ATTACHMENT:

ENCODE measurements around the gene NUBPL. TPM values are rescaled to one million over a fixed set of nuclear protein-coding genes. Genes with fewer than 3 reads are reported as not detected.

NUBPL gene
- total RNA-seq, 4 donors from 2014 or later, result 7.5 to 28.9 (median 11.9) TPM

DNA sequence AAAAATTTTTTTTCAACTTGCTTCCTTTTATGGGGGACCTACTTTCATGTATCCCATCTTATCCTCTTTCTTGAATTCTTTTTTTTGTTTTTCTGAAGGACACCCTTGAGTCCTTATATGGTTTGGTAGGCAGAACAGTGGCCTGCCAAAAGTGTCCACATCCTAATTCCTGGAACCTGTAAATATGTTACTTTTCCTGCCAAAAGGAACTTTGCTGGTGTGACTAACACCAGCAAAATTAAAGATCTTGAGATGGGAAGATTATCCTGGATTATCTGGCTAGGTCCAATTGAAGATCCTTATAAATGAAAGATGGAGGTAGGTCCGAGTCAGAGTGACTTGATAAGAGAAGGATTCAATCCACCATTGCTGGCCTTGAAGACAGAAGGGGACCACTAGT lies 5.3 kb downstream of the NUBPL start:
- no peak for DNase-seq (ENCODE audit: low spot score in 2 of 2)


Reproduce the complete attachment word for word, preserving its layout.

ENCODE measurements around the gene NUBPL. TPM values are rescaled to one million over a fixed set of nuclear protein-coding genes. Genes with fewer than 3 reads are reported as not detected.

NUBPL gene
- total RNA-seq, 4 donors from 2014 or later, result 7.5 to 28.9 (median 11.9) TPM

DNA sequence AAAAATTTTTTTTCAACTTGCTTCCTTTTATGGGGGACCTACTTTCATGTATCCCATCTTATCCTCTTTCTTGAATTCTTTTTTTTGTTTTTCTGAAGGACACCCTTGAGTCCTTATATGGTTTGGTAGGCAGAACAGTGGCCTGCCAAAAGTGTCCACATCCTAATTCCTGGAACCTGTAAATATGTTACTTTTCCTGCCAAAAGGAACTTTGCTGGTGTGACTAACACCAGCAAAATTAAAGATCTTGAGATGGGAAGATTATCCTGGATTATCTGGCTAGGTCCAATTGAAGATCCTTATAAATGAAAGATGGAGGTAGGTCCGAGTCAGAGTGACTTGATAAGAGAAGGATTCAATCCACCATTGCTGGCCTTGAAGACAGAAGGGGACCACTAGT lies 5.3 kb downstream of the NUBPL start:
- no peak for DNase-seq (ENCODE audit: low spot score in 2 of 2)